The spray bar is a length of 1/2 inch PVC pipe the same length as the pad. Caps were installed on each end. small holes were drilled about 1 inch apart along its entire length. A lager hole for a brass hose barb fitting was drilled in the middle of the spray bar. All parts were friction fitted together. Leaks are not a problem since they just put more water on the pad. The hose from the pump will attach to the hose barb.

The spray bar mounted on the frame. Here the spray bar has been wire-tied to the top of the frame holding the pad. The spray bar is oriented with all the holes facing the pad. The hose leading to the pump has not yet been attached to the hose barb.

Here is a photo showing the outlet side of the finished unit. A DPDT center off power switch has been installed to give high and low power levels on the output. This is achieved by only running two fans on the low setting, and running all four on the high setting. The photo also shows a fuse holder and the power cord entering the tote. Notice that everything is mounted quite high on the tote to keep it clear of the water reservoir in the bottom.

I really do need to put guards on those fans.

Wiring schematic. Here is a schematic of how the swamp cooler is wired. It is pretty simple. SW1 is a double-pole, double-throw, center off switch. As you can see from the schematic, the pump and fans 1 and 2 will always run when the switch is in either on position. Fans 3 and 4 only run when the switch is in the "high" position. I included a 3 Amp slow-blow fuse in the circuit for protection.

Here is a close-up of the power switch showing the high, low and center off positions. I labeled them using my Brother Label Maker to give it a semi-professional looking finish.

My remote cabin is off-grid. I use a home-made wind turbine and solar panels on a home-made tracking system to power the cabin. It is a 12VDC based system. I am in the process of wiring the cabin with 12VDC outlets. I am using plugs of this configuration for all my 12V appliances. Because of the different prong configuration, there is no chance of accidentally plugging them into a live 120V outlet from an inverter. So the swamp cooler was also wired to plug into a 12VDC outlet.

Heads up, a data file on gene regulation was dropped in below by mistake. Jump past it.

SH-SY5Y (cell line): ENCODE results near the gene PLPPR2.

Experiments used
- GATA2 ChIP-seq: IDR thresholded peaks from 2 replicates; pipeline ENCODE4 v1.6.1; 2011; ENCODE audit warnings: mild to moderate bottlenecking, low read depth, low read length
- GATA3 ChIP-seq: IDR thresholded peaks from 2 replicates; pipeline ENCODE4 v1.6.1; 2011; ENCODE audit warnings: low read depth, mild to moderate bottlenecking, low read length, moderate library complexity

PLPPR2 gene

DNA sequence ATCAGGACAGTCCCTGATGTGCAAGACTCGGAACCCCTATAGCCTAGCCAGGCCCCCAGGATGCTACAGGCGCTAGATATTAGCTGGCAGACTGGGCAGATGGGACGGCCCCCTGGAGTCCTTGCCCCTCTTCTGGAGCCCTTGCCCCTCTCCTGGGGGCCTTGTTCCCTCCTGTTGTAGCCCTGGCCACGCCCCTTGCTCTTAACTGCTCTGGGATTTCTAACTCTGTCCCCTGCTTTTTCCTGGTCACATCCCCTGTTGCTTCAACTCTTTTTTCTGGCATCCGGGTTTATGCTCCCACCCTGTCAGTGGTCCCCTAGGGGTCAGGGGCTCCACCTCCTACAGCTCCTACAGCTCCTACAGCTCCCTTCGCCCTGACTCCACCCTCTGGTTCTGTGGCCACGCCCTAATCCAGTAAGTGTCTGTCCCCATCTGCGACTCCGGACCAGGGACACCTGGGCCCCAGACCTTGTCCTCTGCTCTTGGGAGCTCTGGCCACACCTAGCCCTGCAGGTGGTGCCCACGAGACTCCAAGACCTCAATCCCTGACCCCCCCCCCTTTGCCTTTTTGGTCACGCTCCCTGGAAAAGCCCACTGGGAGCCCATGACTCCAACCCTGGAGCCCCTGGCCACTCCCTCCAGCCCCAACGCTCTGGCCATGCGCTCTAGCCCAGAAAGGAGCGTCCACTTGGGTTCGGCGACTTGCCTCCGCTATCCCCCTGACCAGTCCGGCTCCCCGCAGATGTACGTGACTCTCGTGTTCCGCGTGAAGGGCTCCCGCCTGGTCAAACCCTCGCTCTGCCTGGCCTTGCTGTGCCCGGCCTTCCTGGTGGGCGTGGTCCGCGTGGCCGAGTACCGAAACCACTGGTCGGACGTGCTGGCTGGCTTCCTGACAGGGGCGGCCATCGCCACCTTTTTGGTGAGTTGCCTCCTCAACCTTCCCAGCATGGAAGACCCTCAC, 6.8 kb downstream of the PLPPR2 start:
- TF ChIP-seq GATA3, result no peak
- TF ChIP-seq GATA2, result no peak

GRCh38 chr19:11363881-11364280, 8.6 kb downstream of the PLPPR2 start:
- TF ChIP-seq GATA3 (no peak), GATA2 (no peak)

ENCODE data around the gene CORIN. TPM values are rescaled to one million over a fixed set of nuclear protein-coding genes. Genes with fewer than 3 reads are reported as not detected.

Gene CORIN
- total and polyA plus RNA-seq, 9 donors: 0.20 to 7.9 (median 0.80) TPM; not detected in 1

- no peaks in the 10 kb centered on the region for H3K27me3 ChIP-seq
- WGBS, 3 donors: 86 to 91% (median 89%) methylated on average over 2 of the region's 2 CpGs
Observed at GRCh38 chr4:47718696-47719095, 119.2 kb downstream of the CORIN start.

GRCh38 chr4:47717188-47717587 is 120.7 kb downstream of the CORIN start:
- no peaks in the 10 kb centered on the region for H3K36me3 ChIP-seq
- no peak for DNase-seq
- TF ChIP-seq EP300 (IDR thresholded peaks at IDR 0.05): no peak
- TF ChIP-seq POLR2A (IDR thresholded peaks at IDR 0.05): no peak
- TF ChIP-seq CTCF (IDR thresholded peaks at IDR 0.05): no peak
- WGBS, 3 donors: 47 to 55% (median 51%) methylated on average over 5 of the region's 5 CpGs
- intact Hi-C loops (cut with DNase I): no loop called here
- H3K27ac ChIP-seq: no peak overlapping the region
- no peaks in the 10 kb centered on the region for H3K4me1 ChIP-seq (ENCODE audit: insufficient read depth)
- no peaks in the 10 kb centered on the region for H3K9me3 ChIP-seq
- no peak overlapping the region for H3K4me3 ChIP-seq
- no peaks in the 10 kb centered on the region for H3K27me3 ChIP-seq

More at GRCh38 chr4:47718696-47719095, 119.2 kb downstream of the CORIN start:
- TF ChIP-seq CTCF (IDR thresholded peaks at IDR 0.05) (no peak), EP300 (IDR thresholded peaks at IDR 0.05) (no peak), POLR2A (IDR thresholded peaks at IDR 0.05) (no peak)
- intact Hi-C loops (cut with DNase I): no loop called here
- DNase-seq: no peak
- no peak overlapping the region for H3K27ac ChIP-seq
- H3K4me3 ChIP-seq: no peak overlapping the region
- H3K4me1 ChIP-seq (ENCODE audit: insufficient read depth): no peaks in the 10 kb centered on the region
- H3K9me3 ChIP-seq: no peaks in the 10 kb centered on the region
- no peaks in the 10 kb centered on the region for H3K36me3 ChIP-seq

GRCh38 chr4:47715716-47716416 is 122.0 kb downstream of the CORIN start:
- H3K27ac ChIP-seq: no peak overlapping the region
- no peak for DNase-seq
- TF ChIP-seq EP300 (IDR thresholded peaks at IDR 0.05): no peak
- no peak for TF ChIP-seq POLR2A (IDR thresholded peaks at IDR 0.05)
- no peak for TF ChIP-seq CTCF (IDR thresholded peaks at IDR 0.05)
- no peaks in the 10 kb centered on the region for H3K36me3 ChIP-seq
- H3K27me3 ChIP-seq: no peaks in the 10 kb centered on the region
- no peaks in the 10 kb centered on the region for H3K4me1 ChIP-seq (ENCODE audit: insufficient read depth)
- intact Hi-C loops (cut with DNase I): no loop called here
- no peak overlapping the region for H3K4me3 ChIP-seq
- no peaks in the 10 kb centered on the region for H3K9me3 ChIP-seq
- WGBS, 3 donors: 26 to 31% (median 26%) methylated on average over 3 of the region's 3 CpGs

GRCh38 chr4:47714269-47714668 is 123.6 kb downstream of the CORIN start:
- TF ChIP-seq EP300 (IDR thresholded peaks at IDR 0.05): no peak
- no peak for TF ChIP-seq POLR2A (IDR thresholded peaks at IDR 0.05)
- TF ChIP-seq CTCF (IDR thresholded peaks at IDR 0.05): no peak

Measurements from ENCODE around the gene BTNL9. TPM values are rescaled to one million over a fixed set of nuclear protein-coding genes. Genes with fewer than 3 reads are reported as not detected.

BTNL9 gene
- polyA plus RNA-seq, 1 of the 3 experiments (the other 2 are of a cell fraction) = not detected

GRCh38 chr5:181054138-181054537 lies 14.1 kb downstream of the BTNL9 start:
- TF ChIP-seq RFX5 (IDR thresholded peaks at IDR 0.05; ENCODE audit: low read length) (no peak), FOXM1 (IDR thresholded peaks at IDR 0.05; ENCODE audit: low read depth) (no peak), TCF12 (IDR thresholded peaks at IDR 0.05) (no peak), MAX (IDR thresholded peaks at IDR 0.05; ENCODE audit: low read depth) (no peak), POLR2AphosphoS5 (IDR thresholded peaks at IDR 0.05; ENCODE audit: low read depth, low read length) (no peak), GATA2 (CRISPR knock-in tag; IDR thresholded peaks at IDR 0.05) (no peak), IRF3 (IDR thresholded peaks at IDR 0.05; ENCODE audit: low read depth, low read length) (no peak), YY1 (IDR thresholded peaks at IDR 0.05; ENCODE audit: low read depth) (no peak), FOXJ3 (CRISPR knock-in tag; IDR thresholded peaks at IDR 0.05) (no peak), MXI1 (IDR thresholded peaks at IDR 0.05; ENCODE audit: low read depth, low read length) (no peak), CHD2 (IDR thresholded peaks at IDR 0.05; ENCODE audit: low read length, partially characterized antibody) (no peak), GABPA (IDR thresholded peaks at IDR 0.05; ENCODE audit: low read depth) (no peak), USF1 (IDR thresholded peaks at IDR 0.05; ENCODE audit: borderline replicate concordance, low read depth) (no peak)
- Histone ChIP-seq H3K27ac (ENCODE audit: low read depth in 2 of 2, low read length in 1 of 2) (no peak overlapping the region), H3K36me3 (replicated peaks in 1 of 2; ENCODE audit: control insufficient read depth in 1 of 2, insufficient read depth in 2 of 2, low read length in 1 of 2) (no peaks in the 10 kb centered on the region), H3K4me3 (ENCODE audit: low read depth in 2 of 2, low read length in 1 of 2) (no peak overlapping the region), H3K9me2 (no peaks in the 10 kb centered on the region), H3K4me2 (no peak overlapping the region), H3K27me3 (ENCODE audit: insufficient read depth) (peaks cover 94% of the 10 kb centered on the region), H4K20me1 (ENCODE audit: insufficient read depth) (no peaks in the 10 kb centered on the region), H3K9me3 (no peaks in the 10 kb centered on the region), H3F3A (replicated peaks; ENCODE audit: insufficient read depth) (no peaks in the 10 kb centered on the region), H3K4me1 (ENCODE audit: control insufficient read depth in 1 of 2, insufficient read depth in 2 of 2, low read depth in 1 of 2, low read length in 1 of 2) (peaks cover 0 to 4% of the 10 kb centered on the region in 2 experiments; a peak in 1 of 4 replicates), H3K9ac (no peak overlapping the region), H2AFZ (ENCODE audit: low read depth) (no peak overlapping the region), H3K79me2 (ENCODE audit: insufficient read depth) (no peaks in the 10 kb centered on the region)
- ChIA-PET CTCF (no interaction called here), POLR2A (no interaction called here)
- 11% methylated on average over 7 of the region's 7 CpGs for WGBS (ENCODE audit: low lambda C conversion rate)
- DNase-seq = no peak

Here is an early test of the swamp cooler done inside my air-conditioned workshop. The air temperature in the room was only about 76F, with relatively high humidity. but I wanted to test out the nearly finished unit. So I filled it with water and fired it up. As you can see, after running for a while, the outlet temperature got down to 61F. Not bad, considering that these are less than ideal conditions for running a swamp cooler.

I was really eager to use my new swamp cooler at my cabin on my remote Arizona property. Wouldn't you know it. When I finally I got out there, the weather was cool. I didn't really need it. But I just had to try it out. I built a little shelf in front of the South-facing window in my cabin. My plan was to open the window part way to allow some dry outside air to be pulled into the swamp cooler. There would also naturally be some recirculation of room air around to the inlet side. I figured that recirculation would further chill already chilled air, and drive the temperature in the cabin even lower. The humidity in my area of Arizona is so low that I figured the air could recirculate several times without becoming saturated. I set up my thermocouple probes to test how well it was working and started the unit up.

It wasn't a terribly hot day, but it was very dry, so I figured the unit should function well. As you can see from the photo, the inlet temperature was only 76.6F. The outlet temp was 62.0F. So I got a drop of over 14F. That will come in handy in the Summer when the temperature will be in the 80s and occasionally the 90s.

I found during my testing that the outlet temperature will get lower over time as the water in the reservoir chills down. After an hour or two of operation the reservoir water is quite cold. My swamp cooler might just be able to double as beverage chiller. Maybe next time I will stash a few cans of a tasty beverage in the reservoir and test how cold they get, all in the name of science of course.
So my home-made swamp cooler only got the briefest of tests on this trip to my cabin. It will get a more thorough workout on future trips. On the whole I am very happy with it, so far. Time will tell how well it holds up. Updates and modifications will be posted here as they happen.